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Large Scale Institutional Changes: Land Demarcation Within the British Empire


  • Gary D. Libecap
  • Dean Lueck
  • Trevor O'Grady


This paper examines the economics of large scale institutional change by studying the adoption of the land demarcation practices within the British Empire during the 17th through 19th Centuries. The advantages of systematic, coordinated demarcation, such as with the rectangular survey, relative to individualized, haphazard demarcation, such as with metes and bounds, for reducing transaction costs were understood by this time and incorporated into British colonial policy. Still, there was considerable variation in the institutions adopted even though that the regions had similar legal structures and immigrant populations. We study the determinants of institutional change by developing an analytical framework, deriving testable implications, and then analyzing a data set that includes U.S., Canadian, Australian, and New Zealand temperate colonies using GIS data. We find that a simple framework that outlines the costs and benefits of implementing the demarcation systems can explain the different institutions that are observed. Once in place, these institutions persist, indicating a strong institutional path dependence that can influence transaction costs, the extent of land markets, and the nature of resource use. The agricultural land institutions that we examine remain in force today, in some cases over 300 years later. In this regard, institutions of land are durable, much as are other institutions, such as language and law.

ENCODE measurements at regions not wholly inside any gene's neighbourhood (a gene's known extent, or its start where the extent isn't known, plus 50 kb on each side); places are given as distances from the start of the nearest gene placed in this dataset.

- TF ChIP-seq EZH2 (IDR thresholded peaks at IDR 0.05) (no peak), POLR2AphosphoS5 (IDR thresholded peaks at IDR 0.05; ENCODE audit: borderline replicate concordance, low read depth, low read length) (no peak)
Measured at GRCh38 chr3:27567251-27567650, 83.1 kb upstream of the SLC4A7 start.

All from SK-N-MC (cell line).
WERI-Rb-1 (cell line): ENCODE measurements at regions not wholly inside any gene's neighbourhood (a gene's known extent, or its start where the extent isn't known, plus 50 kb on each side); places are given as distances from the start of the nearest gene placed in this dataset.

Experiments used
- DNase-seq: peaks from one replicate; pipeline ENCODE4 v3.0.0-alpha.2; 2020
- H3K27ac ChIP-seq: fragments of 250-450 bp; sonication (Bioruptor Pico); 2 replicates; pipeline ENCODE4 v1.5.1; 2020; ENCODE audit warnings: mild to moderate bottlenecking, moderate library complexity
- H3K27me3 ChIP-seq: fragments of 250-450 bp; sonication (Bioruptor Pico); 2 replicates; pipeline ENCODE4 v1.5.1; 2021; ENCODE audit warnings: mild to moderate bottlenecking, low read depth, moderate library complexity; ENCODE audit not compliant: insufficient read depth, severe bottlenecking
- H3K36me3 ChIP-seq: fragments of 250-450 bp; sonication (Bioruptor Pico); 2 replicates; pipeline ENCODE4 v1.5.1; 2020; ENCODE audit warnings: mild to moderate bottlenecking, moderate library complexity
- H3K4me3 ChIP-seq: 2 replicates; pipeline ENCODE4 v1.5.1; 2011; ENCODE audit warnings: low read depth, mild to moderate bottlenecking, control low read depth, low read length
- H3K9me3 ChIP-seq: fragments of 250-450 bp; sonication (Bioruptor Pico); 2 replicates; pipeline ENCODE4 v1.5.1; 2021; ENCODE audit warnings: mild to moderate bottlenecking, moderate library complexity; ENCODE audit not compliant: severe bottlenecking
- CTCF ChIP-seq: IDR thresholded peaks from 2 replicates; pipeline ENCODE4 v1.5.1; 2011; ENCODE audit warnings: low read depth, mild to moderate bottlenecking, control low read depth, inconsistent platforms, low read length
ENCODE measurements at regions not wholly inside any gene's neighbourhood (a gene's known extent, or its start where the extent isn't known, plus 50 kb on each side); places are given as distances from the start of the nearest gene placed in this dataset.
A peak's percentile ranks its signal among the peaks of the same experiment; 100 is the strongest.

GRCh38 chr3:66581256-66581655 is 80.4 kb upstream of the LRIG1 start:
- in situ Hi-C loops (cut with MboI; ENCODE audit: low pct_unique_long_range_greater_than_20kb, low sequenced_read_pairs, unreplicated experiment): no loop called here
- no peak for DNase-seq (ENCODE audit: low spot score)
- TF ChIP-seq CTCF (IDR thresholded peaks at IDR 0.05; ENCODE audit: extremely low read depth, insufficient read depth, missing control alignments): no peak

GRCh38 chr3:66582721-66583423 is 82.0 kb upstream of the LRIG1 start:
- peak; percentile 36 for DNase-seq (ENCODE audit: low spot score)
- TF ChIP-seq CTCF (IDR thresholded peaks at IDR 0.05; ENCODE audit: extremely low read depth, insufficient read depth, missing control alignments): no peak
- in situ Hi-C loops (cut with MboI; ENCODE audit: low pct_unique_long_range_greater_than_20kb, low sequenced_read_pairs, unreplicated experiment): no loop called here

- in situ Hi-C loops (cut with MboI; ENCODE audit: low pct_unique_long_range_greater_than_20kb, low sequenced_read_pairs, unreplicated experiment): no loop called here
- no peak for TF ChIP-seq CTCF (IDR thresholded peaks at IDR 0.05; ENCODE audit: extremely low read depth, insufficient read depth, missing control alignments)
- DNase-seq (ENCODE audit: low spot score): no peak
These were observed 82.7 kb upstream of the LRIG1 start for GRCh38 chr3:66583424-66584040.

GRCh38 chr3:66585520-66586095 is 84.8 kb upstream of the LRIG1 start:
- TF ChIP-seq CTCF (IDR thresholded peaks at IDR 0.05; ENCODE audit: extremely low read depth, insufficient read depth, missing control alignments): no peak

Suggested Citation

  • Gary D. Libecap & Dean Lueck & Trevor O'Grady, 2010. "Large Scale Institutional Changes: Land Demarcation Within the British Empire," NBER Working Papers 15820, National Bureau of Economic Research, Inc.
  • Handle: RePEc:nbr:nberwo:15820
    Note: DAE EEE LE

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    References listed on IDEAS

    1. Daron Acemoglu & Simon Johnson & James A. Robinson, 2002. "Reversal of Fortune: Geography and Institutions in the Making of the Modern World Income Distribution," The Quarterly Journal of Economics, Oxford University Press, vol. 117(4), pages 1231-1294.
    2. Avinash Dixit, 2003. "Trade Expansion and Contract Enforcement," Journal of Political Economy, University of Chicago Press, vol. 111(6), pages 1293-1317, December.
    3. Demsetz, Harold, 1997. "The Firm in Economic Theory: A Quiet Revolution," American Economic Review, American Economic Association, vol. 87(2), pages 426-429, May.
    4. Demsetz, Harold, 1988. "The Theory of the Firm Revisited," Journal of Law, Economics, and Organization, Oxford University Press, vol. 4(1), pages 141-161, Spring.
    5. Gary Richardson & Dan Bogart, 2008. "Institutional Adaptability and Economic Development: The Property Rights Revolution in Britain, 1700 to 1830," NBER Working Papers 13757, National Bureau of Economic Research, Inc.
    6. Bogart, Dan & Richardson, Gary, 2009. "Making property productive: reorganizing rights to real and equitable estates in Britain, 1660–1830," European Review of Economic History, Cambridge University Press, vol. 13(01), pages 3-30, April.
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    More about this item

    JEL classification:

    • D23 - Microeconomics - - Production and Organizations - - - Organizational Behavior; Transaction Costs; Property Rights
    • K11 - Law and Economics - - Basic Areas of Law - - - Property Law
    • N51 - Economic History - - Agriculture, Natural Resources, Environment and Extractive Industries - - - U.S.; Canada: Pre-1913
    • N53 - Economic History - - Agriculture, Natural Resources, Environment and Extractive Industries - - - Europe: Pre-1913
    • Q15 - Agricultural and Natural Resource Economics; Environmental and Ecological Economics - - Agriculture - - - Land Ownership and Tenure; Land Reform; Land Use; Irrigation; Agriculture and Environment
    • Q24 - Agricultural and Natural Resource Economics; Environmental and Ecological Economics - - Renewable Resources and Conservation - - - Land


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